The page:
• In Inspector Gadget, Gadget chases one of the villains into a cave while another one is running out. The villains run into each other, and then Gadget run into them.
  • In The Avengers: Earth's Mightiest Heroes, episode "The Casket of Ancient Winters", Black Panther uses Deadly Dodging to get two of Malegrim the dark elf's Wolf Minions to crash into each other.
  • Happens in two episodes of The Tick. First Arthur manages to crash in Leonardo Davinci... twice. There was also a collision in the first episode between two not-so BadassNormals on swing lines. One of them said he was sorry.
  • In the TUGS episode, "Warrior", the Shrimpers say this to Warrior when he cuts across them. Warrior apologizes and tells them they should look where they're going, as he's in a hurry. The Shrimpers tell him they're not going anywhere, because they're busy shrimping.
  • My Little Pony: Friendship Is Magic:
    • In "A Dog and Pony Show", Rainbow Dash and Twilight Sparkle smacks into each other while trying to catch the Diamond Dogs right before they disappear in their burrow.
    • In "A Bird in the Hoof", Twilight and Fluttershy are chasing down a phoenix they don't realize is at the end of her life cycle. They suffer this impact when coming at Philomena from opposite Scooby-Dooby Doors.
    • In "Daring Don't" Twilight gets two of Ahuizotl's mooks to crash into each other by teleporting away at the last moment.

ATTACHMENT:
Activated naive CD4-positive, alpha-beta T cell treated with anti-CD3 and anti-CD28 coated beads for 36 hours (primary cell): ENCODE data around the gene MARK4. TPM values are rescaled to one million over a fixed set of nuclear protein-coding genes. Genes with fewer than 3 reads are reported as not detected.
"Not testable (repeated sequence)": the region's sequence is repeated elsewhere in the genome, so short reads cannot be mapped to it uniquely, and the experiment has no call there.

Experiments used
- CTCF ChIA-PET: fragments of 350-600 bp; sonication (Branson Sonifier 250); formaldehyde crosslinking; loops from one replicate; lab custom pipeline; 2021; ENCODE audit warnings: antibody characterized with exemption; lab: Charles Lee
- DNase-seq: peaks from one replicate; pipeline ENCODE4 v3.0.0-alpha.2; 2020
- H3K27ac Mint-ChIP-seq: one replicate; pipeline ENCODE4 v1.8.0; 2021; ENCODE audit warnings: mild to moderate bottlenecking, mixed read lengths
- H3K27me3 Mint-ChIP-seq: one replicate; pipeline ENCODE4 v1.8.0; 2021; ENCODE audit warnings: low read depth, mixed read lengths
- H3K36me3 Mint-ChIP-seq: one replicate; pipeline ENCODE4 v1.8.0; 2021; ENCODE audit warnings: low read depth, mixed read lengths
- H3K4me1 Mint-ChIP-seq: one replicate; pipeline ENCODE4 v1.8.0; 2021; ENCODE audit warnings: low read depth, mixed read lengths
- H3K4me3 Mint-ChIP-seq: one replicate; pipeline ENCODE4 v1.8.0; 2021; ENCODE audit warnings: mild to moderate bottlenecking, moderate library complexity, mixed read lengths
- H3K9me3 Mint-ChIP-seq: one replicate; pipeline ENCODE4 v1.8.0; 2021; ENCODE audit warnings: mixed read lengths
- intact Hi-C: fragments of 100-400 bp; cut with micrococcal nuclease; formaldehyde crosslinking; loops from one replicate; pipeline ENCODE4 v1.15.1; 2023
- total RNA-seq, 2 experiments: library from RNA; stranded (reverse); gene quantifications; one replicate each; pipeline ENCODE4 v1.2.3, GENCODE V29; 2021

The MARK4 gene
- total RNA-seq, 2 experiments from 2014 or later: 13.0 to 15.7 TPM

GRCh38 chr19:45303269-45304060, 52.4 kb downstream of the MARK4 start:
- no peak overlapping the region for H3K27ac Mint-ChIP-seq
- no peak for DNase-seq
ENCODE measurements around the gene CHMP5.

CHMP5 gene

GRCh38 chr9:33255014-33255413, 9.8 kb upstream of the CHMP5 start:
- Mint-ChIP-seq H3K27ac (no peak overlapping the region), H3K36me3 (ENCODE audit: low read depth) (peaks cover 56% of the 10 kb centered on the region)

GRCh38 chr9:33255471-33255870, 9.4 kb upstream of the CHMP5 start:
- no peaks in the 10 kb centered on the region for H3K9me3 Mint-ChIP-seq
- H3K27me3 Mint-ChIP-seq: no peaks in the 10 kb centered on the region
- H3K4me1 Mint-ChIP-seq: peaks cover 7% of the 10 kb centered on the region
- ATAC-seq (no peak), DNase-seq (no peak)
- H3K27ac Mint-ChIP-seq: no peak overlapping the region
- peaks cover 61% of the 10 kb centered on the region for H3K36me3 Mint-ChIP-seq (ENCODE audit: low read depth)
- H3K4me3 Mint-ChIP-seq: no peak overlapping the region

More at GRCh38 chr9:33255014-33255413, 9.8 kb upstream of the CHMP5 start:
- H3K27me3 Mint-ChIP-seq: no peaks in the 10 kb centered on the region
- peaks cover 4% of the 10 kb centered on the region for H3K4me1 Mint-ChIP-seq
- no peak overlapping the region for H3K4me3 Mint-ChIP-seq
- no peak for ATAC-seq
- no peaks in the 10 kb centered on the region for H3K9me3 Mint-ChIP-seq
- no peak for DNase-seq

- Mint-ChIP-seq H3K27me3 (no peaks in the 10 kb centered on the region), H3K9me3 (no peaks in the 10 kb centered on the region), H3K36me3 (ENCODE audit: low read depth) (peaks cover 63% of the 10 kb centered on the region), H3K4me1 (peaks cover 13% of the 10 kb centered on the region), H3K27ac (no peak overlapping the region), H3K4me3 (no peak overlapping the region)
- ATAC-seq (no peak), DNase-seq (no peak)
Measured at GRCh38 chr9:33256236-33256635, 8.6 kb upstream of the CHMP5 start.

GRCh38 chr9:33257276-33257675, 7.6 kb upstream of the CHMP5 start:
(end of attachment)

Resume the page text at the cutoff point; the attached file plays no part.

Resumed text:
• In "The Washouts", as she's looking for Scootaloo all over Ponyville, Rainbow Dash stops watching where she is going and bonks her head against Twilight's.
  • Danger Mouse: In "Quark! Quark!," the alien antagonist Quark collides with Penfold who admonishes him with "Why don't you look where you're going?!" (One look at Penfold and Quark goes into helpless fits of laughter.)
  • A piece of stock animation on The Perils of Penelope Pitstop is the Ant Hill Mob splitting up then running back in and colliding with each other.
  • Adventures of Sonic the Hedgehog has Sonic and Tails employ this a lot against Scratch and Grounder, usually leaving the two robots in a pile of parts. There are some exceptions:
    • "Full Tilt Tails" has Sonic and Tails, the latter under the influence of speed-enhancing chewing gum, crash into each other at top speed, ending up dazed and on their butts. Sonic even wonders aloud what hit him until Tails clarifies.
    • "Spaceman Sonic" has Sonic and Tails, while fleeing from a space monster, slam into Scratch and Grounder, which alerts the former that the latter are chasing them too.
    • "Submerged Sonic" has Sonic and Tails meet the merman Surff by crashing into him, knocking all three into the ocean.


Video Example(s):


Homer & Abe

After their emotional argument, and Abe calling Homer an accident, the two of the reconcile at the end, agreeing that they are both screw ups…while their old house burns to the ground next to them.

How well does it match the trope?

4.9 (10 votes)

Example of:

Main / AwLookTheyReallyDoLoveEachOther